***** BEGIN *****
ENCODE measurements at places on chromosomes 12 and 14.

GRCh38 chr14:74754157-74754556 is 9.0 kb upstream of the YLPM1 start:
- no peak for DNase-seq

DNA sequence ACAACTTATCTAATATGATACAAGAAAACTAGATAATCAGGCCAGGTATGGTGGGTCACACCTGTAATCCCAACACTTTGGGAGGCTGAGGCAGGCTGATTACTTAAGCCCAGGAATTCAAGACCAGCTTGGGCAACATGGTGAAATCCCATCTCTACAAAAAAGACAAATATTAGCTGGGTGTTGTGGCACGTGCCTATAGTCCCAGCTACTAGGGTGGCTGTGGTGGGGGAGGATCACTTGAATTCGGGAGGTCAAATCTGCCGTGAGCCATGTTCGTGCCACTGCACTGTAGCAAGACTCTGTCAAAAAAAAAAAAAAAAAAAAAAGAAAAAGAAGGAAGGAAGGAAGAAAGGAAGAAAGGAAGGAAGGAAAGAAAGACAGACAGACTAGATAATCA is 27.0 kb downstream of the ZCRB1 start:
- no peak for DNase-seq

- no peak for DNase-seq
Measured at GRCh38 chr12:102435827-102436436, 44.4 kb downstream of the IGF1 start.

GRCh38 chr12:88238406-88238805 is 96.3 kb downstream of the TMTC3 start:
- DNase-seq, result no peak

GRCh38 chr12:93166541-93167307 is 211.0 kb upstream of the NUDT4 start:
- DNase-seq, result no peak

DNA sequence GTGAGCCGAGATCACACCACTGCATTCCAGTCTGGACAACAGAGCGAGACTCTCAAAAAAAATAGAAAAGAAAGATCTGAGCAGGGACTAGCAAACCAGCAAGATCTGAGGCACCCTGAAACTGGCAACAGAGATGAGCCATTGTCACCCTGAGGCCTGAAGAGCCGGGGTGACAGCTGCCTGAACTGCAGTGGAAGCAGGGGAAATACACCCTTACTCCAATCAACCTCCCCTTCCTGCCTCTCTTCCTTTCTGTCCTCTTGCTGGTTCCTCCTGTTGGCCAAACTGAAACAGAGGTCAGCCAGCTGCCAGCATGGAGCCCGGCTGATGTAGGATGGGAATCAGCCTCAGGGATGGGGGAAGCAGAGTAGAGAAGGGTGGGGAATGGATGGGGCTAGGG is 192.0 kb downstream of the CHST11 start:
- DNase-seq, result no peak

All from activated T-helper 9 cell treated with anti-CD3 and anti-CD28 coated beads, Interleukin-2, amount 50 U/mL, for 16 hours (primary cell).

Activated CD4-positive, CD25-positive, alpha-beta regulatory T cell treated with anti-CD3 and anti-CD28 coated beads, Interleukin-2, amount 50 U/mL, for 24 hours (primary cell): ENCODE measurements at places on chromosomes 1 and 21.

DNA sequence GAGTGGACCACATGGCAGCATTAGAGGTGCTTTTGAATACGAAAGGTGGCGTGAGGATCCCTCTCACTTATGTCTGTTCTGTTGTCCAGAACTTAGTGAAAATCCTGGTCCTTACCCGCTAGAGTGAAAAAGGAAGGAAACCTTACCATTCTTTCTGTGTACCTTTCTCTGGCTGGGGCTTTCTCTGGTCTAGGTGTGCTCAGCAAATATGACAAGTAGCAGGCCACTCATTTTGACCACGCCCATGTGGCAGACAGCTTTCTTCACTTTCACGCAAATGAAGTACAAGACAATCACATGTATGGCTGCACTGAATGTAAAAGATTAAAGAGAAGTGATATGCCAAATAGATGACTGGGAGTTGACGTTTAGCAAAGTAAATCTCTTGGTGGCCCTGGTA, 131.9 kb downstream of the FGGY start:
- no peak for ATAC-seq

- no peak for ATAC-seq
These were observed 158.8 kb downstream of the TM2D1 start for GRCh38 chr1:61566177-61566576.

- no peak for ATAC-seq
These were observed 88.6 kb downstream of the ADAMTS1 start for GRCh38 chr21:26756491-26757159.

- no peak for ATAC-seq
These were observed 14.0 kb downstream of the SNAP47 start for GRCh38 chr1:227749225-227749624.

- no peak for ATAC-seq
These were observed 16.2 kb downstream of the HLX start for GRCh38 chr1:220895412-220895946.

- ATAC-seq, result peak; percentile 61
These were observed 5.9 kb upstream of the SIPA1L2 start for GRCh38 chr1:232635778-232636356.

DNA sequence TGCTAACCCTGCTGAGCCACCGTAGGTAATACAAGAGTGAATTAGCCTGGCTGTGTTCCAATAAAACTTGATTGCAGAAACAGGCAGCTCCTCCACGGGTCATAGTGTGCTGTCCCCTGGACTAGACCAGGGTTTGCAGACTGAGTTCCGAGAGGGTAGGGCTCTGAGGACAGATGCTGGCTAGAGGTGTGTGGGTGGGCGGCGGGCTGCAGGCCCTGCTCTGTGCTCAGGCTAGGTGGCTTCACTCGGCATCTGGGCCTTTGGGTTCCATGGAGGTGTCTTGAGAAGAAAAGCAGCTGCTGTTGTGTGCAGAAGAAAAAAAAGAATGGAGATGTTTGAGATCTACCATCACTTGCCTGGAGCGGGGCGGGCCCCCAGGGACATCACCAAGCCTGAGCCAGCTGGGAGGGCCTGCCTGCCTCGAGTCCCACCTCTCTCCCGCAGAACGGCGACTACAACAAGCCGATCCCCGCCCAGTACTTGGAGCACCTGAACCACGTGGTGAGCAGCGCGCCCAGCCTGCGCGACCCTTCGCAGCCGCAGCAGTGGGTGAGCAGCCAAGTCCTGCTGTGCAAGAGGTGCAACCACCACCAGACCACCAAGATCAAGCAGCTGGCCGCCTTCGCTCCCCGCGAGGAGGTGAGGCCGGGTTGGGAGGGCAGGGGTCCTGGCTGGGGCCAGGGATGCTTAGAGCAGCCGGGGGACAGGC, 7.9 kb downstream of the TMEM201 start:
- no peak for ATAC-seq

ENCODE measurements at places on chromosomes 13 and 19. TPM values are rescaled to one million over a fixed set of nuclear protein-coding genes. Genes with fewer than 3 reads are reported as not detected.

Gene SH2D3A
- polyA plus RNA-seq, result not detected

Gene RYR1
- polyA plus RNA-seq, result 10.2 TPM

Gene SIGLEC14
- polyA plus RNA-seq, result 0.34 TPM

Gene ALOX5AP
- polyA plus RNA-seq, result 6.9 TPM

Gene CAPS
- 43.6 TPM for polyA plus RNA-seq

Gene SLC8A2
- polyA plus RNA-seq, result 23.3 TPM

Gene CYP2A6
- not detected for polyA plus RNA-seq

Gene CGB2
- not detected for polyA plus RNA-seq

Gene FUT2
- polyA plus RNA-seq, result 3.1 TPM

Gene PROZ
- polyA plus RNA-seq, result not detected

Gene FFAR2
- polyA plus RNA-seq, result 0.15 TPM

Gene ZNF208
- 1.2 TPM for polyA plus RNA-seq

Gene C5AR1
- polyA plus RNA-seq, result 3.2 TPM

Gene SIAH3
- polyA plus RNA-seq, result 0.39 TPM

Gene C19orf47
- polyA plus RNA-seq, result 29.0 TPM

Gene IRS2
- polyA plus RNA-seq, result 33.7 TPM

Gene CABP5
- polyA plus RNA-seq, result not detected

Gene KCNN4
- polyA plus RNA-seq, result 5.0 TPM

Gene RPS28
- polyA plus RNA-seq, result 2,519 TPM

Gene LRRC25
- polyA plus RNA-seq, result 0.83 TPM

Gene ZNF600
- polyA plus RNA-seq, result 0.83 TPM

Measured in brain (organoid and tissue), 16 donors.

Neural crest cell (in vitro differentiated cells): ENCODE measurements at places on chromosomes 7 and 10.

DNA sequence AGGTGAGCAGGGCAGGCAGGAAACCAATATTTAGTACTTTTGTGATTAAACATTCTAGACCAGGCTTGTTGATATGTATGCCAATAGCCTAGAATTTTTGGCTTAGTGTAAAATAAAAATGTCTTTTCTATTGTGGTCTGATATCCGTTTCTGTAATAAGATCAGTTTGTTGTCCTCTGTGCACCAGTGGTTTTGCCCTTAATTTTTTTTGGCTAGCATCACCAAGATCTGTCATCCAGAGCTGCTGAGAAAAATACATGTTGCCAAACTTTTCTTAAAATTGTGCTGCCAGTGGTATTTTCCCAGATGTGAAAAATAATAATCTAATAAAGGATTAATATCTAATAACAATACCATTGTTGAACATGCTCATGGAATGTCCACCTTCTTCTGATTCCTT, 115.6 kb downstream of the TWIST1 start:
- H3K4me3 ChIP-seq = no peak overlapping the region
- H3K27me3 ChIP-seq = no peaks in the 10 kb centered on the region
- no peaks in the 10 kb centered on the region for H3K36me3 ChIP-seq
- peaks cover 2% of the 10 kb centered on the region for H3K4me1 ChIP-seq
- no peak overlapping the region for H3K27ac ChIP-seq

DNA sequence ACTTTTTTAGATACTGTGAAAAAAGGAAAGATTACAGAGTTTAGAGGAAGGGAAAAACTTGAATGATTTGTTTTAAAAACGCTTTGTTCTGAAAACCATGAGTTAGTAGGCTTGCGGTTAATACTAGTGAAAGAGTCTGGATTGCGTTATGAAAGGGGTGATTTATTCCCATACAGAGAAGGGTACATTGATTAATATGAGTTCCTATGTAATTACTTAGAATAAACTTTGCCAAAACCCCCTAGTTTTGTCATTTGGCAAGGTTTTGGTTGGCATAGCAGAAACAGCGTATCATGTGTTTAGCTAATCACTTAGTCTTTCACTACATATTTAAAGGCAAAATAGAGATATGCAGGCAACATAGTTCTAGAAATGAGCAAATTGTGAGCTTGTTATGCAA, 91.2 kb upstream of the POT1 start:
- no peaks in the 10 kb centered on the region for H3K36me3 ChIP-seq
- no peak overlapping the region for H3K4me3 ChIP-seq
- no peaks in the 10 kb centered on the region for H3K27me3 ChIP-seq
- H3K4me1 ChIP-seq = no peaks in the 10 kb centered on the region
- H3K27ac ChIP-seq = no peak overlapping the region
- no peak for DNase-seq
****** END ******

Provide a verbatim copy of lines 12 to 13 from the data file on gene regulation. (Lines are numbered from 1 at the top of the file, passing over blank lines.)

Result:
DNA sequence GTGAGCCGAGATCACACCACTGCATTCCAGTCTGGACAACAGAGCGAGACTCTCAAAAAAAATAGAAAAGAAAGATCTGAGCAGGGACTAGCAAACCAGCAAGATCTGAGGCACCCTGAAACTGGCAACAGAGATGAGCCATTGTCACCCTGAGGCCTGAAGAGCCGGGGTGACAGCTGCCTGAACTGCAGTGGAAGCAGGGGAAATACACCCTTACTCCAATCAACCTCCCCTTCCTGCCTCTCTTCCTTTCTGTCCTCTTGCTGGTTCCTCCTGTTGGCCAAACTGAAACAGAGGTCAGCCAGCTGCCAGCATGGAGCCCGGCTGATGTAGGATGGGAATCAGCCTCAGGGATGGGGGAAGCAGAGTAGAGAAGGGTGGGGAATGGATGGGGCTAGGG is 192.0 kb downstream of the CHST11 start:
- DNase-seq, result no peak